How It Began



Unknown Object


“It’s too, too, too beautiful.”

—Jun Lin’s last Facebook post, accompanying a photograph of a park,

days before he was murdered, and his body dismembered,

allegedly by Luka Magnotta

We don’t yet know how it began.

Perhaps he posted as a potential friend,

invited you for Starbucks and biscotti

after class, or Labatts and chicken wings

on the weekend, hockey on TV.

Perhaps you looked forward to the visit,

bounding up the stairs bearing some small gift

like a good guest, some small token

to appease the gods of hospitality

at the front door. That was

the sort of man you were—

on time every day, hoping to find in Canada

not money or status, like your classmates,

but love. A romantic. This painful light

shines in your face in photographs,

moon-bright, a little shy, eager

to please. An A student, studying computers

and engineering, a decade older

than your classmates, old enough that in China,

you wrote, they would respectfully

call you “uncle”—

what you wanted were peers.

Friends, lovers. You were lonely,

vulnerable in your loneliness.

Wanted someone to ride with you

on the midnight subway train in Montreal,

its flickering hospital-green half-light

you captured on film, deserted snowscapes

you posted to friends in China—

you were the only figure in all that ground.

But then there was that day in the park.

It was too, too, too beautiful—

a park others rushed through every day,

heads bowed over texts and tweets

while you stood gaping in awe, in a daze

of wonder, craning your neck

to see the sky swimming with green,

the drowsy parasols of the maples

sprinkling your delighted face

with sap, silent gust of wind swelling

through the stately willows, the vegetable whiff

of mown grass, too much, you thought,

it’s too much, days before it was taken

from you in a blaze of rage. Montreal,

released from the frozen grip of winter,

leafing out in the spring.

You had worked and saved,

worked and saved for years

to arrive at this place.


I remember my cousin Janny

hunched over the kitchen sink

scrubbing the household dishes at dawn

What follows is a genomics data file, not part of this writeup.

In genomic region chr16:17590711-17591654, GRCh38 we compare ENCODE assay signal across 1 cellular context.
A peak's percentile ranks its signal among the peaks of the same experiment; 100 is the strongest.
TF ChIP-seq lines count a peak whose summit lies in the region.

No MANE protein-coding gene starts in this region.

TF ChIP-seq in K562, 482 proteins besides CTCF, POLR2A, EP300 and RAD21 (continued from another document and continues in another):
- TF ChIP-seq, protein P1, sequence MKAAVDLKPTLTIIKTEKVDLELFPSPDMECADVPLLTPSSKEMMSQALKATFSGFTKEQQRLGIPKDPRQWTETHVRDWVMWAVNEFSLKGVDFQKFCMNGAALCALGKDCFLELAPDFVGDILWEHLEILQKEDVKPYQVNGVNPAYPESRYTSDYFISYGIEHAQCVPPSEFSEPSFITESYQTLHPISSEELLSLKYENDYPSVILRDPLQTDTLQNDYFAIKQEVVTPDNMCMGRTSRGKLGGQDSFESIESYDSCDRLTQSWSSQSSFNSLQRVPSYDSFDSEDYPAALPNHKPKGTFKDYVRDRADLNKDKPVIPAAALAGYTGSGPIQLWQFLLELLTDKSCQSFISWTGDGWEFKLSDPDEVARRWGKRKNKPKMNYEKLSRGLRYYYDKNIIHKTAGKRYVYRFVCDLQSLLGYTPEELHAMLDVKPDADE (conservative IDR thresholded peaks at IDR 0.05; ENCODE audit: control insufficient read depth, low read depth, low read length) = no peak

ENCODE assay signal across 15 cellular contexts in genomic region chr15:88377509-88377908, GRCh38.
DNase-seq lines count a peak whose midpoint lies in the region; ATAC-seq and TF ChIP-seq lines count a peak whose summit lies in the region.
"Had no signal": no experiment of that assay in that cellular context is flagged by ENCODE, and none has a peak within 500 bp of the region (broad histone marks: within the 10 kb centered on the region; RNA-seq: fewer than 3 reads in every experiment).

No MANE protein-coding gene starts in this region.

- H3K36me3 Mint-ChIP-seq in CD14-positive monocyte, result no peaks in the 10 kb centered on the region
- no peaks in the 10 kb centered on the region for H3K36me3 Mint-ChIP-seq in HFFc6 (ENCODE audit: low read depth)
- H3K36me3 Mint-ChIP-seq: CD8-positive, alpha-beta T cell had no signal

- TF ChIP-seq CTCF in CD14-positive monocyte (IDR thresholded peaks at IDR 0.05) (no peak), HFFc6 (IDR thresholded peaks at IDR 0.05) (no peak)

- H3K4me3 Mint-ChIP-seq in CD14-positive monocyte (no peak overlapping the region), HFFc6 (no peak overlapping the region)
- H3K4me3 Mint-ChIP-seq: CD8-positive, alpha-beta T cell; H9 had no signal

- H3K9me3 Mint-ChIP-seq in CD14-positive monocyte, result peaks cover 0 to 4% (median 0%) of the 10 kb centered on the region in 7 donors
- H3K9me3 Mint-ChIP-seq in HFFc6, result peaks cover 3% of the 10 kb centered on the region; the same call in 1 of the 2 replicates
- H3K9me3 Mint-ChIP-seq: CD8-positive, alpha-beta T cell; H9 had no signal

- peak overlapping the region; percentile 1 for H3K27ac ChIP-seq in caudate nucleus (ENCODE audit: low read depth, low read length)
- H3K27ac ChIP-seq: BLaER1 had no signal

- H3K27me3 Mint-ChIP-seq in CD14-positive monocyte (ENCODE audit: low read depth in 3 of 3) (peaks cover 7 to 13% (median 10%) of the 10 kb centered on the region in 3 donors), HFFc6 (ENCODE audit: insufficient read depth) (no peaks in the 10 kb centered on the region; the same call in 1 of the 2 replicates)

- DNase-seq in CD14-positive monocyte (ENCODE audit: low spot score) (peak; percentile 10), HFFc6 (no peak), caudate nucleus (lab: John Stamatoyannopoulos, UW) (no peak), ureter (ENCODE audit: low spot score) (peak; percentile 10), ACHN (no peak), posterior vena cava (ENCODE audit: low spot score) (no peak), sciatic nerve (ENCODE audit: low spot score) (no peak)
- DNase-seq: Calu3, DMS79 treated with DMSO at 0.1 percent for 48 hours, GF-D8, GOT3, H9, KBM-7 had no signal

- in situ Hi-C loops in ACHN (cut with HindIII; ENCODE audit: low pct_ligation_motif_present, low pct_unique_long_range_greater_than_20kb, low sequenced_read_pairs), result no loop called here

that summer we visited Grandma

in California. Treated like a slave

in feudal China, brunt of Grandma’s wrath—

piece of trash, monkey on her back,

good-for-nothing bastard daughter

of her own fourth child, Auntie No. 4

who had Janny out of wedlock—

still a shocker for a Chinese family

in the ’70s. It was rumoured

my aunt never knew the father, or that

he rightly washed his hands of her,

this tired baggy-eyed woman

who trudged home from work

at the fast food restaurant, reeking

of grease, ripping the brown-and-yellow

paper hat off her head as she sat down

to dinner in her stained uniform.

Auntie No. 4, who decades later would die

in a homeless shelter for battered women…

Janny barely spoke during our visit—

scrawny-shouldered, shaking

with shyness, beaten down by the daily

hail of Grandma’s hatred. I remember

the way she flinched at loud noises

or sudden movements, with a look

of such tense, whimpering terror in her eye

it made you want to hit her—

yet somehow she escaped. The news

of her life filtered through to me, over the years:

Your cousin Janny’s going to school.

Janny’s getting married, moving to Texas.

Janny has children now.

How? I always wondered. It was a puzzle,

the laws of the universe upended,

the sky swimming with fish and the sea

crammed with clouds. Maybe

there was an escape route, a hidden exit,

a trap door I hadn’t found in all

these years of wild searching.

Maybe my cousin had stumbled upon it

in her despair, crawled her way out

into a normal life. I pictured her

in some sun-soaked small town—

white picket fence, toys in the yard—

waving to her kids on the school bus,